Blackburn Rovers told to get ‘comic gold’ kit launch video back online
BLACKBURN design guru Wayne Hemingway has urged Rovers to ignore media mockery and put its kit promotion video back online.
The short film, featuring Ewood Park ‘super-fan’ Alan ‘Birdy’ Birkbeck, has been branded ‘bizarre’, ‘cringewor-thy’ and ‘embarrassing’ by critics.
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It shows ‘Birdy’ getting ready for a date but then deciding to get a Rovers shirt instead.
Mr Hemingway described it as ‘joyous, intelligent and a stroke of marketing genius’.
The video was taken off YouTube by the club after the planned 24 ho-urs online, gaining 190,000 hits.
Now the designer wants it back on the web.
Mr Hemingway said: “This week I felt prou-der to be a Rover than I have for a while.
“Blackburn Rovers produced a film brimming with wonderful self-deprecating North-East Lancashire hum-our .
“It’s intelligent, produced thriftily and celebrates ‘local’ and a local lifelong Rovers fan.
“The #BIRDYSDATE video is joyous, intelligent and a stroke of marketing genius.
“I'm proud that Rovers adopted this lighthearted app-roach rather than the elitist corporate attitude churn-ed out by most high-profile football clubs. The film went viral and 190,000 people viewed the video in less than 48 hours.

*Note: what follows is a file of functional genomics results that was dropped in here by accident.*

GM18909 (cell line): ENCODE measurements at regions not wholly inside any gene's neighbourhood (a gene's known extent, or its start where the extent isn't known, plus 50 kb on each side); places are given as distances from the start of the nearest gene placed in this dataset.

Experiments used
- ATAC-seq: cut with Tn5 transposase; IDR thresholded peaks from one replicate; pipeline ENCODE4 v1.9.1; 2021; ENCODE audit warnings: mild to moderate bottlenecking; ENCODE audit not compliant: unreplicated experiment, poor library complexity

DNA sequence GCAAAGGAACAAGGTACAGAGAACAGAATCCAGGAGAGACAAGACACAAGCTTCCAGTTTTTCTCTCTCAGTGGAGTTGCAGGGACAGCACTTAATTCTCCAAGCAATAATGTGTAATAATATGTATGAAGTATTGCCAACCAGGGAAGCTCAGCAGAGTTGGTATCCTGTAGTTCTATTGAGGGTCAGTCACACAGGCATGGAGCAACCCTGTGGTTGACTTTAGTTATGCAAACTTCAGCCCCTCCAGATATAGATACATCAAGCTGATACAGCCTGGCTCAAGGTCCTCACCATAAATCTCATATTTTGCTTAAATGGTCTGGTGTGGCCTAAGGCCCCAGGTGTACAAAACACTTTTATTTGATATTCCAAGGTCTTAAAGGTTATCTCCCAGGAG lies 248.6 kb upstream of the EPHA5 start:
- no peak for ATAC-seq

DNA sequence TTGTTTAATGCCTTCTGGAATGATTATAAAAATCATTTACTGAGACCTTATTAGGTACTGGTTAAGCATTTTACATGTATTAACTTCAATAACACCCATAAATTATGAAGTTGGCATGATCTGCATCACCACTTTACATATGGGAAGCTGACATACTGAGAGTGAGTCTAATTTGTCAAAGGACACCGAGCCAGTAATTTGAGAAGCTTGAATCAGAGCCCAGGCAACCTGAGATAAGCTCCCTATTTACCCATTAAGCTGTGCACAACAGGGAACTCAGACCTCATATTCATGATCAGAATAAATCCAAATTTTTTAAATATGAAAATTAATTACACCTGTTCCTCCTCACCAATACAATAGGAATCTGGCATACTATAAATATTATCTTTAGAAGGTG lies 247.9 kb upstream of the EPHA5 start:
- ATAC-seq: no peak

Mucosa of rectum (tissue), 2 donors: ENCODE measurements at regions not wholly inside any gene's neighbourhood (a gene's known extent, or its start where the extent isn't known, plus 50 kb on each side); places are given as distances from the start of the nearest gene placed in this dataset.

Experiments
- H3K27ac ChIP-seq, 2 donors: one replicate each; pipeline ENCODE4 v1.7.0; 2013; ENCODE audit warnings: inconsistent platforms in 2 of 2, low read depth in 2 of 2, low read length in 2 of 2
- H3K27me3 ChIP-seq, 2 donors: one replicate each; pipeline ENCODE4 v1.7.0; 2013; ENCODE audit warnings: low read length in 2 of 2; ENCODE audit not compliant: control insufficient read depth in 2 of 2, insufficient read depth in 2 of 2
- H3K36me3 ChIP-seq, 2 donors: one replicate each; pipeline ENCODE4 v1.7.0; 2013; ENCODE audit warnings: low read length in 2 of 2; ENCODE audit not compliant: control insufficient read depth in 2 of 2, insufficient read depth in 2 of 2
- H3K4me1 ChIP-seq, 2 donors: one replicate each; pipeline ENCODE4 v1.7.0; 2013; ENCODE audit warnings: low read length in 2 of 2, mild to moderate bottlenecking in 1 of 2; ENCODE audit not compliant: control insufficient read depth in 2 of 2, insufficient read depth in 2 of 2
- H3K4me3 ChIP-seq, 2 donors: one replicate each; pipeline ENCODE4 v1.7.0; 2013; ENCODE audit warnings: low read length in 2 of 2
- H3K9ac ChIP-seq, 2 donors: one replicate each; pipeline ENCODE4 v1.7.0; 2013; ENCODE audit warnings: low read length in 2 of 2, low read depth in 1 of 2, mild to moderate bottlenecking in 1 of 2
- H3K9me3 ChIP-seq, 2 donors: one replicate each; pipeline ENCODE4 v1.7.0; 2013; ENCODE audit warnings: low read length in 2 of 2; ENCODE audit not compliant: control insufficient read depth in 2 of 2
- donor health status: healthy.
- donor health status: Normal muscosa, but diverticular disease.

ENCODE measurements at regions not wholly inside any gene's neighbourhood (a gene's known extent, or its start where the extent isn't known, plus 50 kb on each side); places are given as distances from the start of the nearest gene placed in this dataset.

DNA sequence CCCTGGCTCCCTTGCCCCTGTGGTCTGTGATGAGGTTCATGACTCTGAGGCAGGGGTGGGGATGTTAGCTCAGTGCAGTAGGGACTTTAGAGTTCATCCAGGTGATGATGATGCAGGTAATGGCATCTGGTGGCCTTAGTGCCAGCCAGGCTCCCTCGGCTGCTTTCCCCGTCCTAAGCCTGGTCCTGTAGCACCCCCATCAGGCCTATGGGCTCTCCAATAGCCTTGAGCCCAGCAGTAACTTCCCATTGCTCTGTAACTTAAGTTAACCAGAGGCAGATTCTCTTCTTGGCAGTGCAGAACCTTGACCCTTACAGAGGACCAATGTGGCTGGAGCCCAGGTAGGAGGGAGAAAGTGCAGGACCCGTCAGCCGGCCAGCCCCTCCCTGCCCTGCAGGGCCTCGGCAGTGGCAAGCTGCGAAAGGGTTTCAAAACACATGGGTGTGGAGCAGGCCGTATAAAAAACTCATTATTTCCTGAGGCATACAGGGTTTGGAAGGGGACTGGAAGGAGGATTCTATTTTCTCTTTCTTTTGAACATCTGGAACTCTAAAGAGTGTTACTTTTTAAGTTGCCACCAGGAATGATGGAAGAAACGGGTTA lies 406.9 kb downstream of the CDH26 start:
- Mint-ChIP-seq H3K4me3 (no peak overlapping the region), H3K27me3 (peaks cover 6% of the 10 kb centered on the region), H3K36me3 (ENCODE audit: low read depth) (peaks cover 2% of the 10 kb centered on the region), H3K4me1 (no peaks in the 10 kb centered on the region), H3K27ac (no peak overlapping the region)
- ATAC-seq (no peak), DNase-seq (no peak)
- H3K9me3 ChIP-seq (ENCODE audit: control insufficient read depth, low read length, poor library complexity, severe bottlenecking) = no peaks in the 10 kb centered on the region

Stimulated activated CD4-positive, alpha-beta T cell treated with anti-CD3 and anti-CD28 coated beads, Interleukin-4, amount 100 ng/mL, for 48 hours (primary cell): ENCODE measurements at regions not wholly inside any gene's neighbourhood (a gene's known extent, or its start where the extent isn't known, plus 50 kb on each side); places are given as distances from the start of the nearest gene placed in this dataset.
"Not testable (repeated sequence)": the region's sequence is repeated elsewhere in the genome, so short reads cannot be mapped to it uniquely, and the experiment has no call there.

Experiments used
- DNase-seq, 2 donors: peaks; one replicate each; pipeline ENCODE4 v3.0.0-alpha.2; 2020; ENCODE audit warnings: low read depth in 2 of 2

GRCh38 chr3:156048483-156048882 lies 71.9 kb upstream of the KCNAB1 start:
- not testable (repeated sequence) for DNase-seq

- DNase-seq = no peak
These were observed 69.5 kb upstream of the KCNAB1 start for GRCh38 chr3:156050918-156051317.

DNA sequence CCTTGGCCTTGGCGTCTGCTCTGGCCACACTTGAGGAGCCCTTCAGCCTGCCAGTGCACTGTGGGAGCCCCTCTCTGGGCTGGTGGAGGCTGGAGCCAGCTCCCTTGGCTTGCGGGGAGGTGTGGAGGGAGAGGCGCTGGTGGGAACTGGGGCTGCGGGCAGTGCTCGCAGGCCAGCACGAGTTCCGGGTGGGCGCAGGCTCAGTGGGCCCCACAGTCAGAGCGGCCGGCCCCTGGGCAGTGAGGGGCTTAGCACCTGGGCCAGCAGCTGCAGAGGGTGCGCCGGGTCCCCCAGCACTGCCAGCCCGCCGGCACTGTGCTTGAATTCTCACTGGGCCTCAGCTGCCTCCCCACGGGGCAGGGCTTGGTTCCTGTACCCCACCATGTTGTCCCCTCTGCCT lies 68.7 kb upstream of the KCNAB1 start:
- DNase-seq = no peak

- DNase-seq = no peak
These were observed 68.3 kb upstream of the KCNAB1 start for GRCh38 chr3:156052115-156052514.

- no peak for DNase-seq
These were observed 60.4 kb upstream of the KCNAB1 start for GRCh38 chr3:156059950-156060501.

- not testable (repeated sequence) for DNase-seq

“Some people don’t get subtle humour but it’s wor-rying so many viewed the film as serious rather than the comic gold it is.
“Anyone who views it as something else is daft. I can’t believe the comments condemning it as an embarr-assment.
“Then my beloved Rovers caved in and took the video down. Its brief foray into the modern world lasted less than 48 hours. Put the video back up!”
Blackburn Rovers’ commun-ications director Alan Myers said: “It was very pleasing to hear Wayne’s comments.
“We always knew the subt-lety of the video wouldn’t be picked up immediately by all.
“We wanted to steer away from the stereotypical ‘model flaunting’ approach and bring football and our club back to the fans.
“We wanted to, in a light-hearted way, remind people football will always be about supporters.
“We always planned to run the film for no longer than 24 hours.”